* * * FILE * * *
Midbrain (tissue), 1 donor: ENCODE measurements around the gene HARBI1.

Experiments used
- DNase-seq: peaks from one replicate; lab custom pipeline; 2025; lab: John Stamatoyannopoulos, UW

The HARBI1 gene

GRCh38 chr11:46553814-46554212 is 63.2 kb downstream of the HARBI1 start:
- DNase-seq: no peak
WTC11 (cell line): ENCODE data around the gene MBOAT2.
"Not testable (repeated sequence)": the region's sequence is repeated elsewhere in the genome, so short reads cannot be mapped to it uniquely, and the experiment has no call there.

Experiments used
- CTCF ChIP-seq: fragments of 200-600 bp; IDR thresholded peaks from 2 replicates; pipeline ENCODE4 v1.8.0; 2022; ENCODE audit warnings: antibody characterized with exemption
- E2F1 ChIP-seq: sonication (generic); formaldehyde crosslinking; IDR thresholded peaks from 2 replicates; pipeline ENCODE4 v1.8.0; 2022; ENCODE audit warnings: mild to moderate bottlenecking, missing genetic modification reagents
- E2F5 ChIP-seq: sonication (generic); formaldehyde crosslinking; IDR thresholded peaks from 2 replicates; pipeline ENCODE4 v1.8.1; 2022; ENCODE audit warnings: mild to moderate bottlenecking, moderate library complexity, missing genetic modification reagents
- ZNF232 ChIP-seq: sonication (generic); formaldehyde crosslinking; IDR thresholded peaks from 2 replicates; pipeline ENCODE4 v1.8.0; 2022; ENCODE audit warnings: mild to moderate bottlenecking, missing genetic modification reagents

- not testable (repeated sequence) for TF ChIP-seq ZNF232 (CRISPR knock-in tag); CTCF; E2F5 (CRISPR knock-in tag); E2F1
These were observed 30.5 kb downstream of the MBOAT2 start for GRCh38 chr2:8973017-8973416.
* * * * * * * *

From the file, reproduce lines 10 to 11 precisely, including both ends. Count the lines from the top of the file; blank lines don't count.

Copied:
- CTCF ChIP-seq: fragments of 200-600 bp; IDR thresholded peaks from 2 replicates; pipeline ENCODE4 v1.8.0; 2022; ENCODE audit warnings: antibody characterized with exemption
- E2F1 ChIP-seq: sonication (generic); formaldehyde crosslinking; IDR thresholded peaks from 2 replicates; pipeline ENCODE4 v1.8.0; 2022; ENCODE audit warnings: mild to moderate bottlenecking, missing genetic modification reagents